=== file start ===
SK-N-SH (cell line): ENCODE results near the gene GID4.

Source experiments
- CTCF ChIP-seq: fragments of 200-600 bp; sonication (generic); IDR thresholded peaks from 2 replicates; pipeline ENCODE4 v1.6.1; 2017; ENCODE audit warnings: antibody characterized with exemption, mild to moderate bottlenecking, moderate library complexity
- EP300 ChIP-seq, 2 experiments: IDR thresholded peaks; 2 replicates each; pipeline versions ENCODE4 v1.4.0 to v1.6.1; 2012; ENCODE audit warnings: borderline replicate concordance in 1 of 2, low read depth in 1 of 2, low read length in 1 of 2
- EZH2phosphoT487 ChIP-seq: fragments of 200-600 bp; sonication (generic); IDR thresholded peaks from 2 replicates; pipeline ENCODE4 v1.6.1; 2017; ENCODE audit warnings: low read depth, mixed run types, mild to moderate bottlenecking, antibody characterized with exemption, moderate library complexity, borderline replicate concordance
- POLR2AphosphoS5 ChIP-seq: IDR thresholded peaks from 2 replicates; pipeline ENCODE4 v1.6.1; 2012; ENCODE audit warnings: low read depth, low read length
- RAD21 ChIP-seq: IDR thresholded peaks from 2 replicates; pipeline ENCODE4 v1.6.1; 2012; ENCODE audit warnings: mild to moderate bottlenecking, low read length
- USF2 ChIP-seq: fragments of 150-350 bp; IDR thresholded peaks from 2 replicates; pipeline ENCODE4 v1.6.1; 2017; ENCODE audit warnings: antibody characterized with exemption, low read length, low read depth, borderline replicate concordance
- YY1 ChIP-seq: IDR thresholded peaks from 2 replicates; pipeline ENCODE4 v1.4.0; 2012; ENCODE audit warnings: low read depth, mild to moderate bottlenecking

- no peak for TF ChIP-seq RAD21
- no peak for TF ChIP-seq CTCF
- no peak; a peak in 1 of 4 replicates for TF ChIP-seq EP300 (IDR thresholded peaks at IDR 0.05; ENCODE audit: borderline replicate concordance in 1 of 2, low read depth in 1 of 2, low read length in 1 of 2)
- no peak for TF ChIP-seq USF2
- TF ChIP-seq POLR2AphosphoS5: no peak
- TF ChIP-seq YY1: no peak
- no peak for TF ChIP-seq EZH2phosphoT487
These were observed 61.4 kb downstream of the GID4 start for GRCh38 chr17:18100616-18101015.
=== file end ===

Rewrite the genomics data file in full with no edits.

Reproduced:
SK-N-SH (cell line): ENCODE results near the gene GID4.

Source experiments
- CTCF ChIP-seq: fragments of 200-600 bp; sonication (generic); IDR thresholded peaks from 2 replicates; pipeline ENCODE4 v1.6.1; 2017; ENCODE audit warnings: antibody characterized with exemption, mild to moderate bottlenecking, moderate library complexity
- EP300 ChIP-seq, 2 experiments: IDR thresholded peaks; 2 replicates each; pipeline versions ENCODE4 v1.4.0 to v1.6.1; 2012; ENCODE audit warnings: borderline replicate concordance in 1 of 2, low read depth in 1 of 2, low read length in 1 of 2
- EZH2phosphoT487 ChIP-seq: fragments of 200-600 bp; sonication (generic); IDR thresholded peaks from 2 replicates; pipeline ENCODE4 v1.6.1; 2017; ENCODE audit warnings: low read depth, mixed run types, mild to moderate bottlenecking, antibody characterized with exemption, moderate library complexity, borderline replicate concordance
- POLR2AphosphoS5 ChIP-seq: IDR thresholded peaks from 2 replicates; pipeline ENCODE4 v1.6.1; 2012; ENCODE audit warnings: low read depth, low read length
- RAD21 ChIP-seq: IDR thresholded peaks from 2 replicates; pipeline ENCODE4 v1.6.1; 2012; ENCODE audit warnings: mild to moderate bottlenecking, low read length
- USF2 ChIP-seq: fragments of 150-350 bp; IDR thresholded peaks from 2 replicates; pipeline ENCODE4 v1.6.1; 2017; ENCODE audit warnings: antibody characterized with exemption, low read length, low read depth, borderline replicate concordance
- YY1 ChIP-seq: IDR thresholded peaks from 2 replicates; pipeline ENCODE4 v1.4.0; 2012; ENCODE audit warnings: low read depth, mild to moderate bottlenecking

- no peak for TF ChIP-seq RAD21
- no peak for TF ChIP-seq CTCF
- no peak; a peak in 1 of 4 replicates for TF ChIP-seq EP300 (IDR thresholded peaks at IDR 0.05; ENCODE audit: borderline replicate concordance in 1 of 2, low read depth in 1 of 2, low read length in 1 of 2)
- no peak for TF ChIP-seq USF2
- TF ChIP-seq POLR2AphosphoS5: no peak
- TF ChIP-seq YY1: no peak
- no peak for TF ChIP-seq EZH2phosphoT487
These were observed 61.4 kb downstream of the GID4 start for GRCh38 chr17:18100616-18101015.